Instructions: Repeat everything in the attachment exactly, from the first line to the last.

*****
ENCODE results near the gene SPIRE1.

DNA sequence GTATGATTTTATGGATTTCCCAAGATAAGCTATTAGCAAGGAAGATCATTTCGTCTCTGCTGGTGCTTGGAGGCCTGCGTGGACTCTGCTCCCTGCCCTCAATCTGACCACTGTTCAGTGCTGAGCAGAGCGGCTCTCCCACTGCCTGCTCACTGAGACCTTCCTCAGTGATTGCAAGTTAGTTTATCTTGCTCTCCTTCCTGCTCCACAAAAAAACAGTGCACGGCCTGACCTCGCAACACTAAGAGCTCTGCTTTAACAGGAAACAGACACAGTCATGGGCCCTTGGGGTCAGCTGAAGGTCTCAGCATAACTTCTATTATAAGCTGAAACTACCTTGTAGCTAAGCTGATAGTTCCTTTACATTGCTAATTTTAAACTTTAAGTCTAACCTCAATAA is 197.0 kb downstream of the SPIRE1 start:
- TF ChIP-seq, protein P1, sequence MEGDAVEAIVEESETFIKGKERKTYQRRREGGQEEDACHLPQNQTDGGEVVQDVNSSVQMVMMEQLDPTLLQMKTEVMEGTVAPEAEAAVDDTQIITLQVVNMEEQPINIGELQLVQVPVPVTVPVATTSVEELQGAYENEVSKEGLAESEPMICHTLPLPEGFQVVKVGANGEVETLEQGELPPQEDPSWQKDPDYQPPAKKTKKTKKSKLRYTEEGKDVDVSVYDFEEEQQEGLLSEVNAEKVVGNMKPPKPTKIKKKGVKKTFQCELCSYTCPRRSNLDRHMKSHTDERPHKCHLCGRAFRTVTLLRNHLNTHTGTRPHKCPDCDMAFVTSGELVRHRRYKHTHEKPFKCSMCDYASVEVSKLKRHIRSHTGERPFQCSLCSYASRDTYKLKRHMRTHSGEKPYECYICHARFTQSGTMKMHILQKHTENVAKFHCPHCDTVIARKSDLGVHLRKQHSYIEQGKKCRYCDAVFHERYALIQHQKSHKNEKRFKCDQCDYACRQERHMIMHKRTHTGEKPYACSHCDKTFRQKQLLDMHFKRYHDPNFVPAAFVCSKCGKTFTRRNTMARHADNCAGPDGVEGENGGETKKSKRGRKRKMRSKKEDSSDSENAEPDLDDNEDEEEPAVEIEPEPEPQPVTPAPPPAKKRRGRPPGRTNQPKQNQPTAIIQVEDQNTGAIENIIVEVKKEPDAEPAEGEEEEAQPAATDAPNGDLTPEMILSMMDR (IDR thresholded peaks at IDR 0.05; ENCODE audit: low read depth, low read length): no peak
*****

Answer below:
ENCODE results near the gene SPIRE1.

DNA sequence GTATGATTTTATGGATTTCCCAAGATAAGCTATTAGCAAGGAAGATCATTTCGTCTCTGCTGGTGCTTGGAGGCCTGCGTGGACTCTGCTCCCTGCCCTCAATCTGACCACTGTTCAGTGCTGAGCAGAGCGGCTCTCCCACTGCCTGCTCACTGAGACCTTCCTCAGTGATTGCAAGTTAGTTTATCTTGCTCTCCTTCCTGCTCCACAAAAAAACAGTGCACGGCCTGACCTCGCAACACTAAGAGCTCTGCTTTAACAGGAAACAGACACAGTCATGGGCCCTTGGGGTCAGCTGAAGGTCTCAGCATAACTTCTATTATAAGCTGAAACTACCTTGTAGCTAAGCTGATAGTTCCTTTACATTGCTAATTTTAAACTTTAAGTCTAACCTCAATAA is 197.0 kb downstream of the SPIRE1 start:
- TF ChIP-seq, protein P1, sequence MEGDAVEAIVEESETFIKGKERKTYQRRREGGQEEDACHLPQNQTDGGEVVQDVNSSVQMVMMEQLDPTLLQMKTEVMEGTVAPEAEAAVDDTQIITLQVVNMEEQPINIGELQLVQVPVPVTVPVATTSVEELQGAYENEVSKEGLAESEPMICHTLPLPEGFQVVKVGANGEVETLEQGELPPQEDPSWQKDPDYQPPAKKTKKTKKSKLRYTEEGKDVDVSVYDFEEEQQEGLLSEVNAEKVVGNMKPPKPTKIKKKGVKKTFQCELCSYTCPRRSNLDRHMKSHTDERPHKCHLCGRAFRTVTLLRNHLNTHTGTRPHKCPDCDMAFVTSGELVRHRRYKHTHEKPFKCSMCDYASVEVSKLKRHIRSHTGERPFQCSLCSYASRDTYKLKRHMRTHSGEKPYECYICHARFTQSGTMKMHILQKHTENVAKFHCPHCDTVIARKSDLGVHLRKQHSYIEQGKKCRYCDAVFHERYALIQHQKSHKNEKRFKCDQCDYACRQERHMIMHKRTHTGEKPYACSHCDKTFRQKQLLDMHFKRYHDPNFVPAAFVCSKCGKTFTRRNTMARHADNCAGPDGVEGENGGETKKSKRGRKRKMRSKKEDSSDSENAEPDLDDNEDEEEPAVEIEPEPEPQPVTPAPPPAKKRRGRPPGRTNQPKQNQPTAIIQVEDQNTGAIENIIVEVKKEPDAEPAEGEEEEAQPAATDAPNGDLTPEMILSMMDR (IDR thresholded peaks at IDR 0.05; ENCODE audit: low read depth, low read length): no peak